The United States recently joined the global effort to combat the HIV/AIDS pandemic in sub-Saharan Africa and other developing regions when it committed more than $15 billion to international HIV/AIDS initiatives. In the spirit of strengthening U.S. participation in this effort, this Note encourages U.S. leaders to reevaluate the Mexico City Policy, a foreign policy that indirectly affects numerous people living with HIV/AIDS. Commonly known as the global gag rule, the Mexico City Policy prohibits most foreign non-governmental organizations that receive U.S. family planning funding from providing or promoting abortion services. This Note analyzes the Mexico City Policy's impact on HIV/AIDS services provided by family planning clinics in sub-Saharan Africa, as well as the potential implications of an executive branch proposal that would expand the policy beyond family planning to HIV/AIDS assistance. This Note concludes that congressional repeal of the Mexico City Policy is the most plausible remedy.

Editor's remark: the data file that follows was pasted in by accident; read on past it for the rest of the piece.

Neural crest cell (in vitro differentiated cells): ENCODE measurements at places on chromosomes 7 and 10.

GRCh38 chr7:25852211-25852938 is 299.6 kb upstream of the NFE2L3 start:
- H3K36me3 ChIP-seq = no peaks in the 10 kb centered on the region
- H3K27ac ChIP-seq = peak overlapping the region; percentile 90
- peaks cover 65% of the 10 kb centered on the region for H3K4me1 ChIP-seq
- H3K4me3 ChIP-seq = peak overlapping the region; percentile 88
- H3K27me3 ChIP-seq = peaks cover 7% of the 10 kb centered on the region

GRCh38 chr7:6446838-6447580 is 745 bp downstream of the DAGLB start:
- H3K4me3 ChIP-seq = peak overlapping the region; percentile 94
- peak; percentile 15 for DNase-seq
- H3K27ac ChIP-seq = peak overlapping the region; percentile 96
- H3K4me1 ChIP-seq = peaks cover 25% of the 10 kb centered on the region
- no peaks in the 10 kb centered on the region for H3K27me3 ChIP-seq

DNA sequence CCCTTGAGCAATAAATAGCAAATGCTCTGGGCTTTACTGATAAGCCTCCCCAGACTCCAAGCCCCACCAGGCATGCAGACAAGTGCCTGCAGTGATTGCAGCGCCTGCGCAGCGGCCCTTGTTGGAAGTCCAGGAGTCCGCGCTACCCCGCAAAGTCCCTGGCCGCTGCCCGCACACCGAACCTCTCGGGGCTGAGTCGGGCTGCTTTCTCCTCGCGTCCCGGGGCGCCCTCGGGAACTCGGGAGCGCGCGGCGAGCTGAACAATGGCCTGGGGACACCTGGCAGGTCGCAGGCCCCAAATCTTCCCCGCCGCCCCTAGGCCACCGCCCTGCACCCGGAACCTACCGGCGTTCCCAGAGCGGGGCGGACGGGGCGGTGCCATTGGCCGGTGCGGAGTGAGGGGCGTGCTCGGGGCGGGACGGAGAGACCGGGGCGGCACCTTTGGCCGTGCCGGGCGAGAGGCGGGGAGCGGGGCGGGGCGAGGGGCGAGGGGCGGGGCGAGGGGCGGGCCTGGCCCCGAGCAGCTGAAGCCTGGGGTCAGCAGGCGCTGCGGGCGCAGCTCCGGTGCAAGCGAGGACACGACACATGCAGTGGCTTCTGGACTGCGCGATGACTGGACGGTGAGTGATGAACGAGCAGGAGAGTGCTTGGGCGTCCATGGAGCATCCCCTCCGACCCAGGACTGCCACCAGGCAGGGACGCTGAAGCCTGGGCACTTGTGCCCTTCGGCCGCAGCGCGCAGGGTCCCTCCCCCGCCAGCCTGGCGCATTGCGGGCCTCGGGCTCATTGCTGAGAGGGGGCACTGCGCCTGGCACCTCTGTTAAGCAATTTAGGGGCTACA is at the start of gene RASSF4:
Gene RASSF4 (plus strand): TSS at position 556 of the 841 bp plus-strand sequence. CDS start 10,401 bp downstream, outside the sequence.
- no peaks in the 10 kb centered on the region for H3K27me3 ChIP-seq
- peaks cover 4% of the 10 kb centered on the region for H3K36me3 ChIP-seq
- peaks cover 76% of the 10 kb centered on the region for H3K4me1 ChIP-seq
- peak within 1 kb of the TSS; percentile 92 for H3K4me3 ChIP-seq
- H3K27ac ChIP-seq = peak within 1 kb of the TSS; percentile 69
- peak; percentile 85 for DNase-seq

Health Law and Policy
- Journal title
Boston College Third World Law Journal
- Date submitted
7 September 2022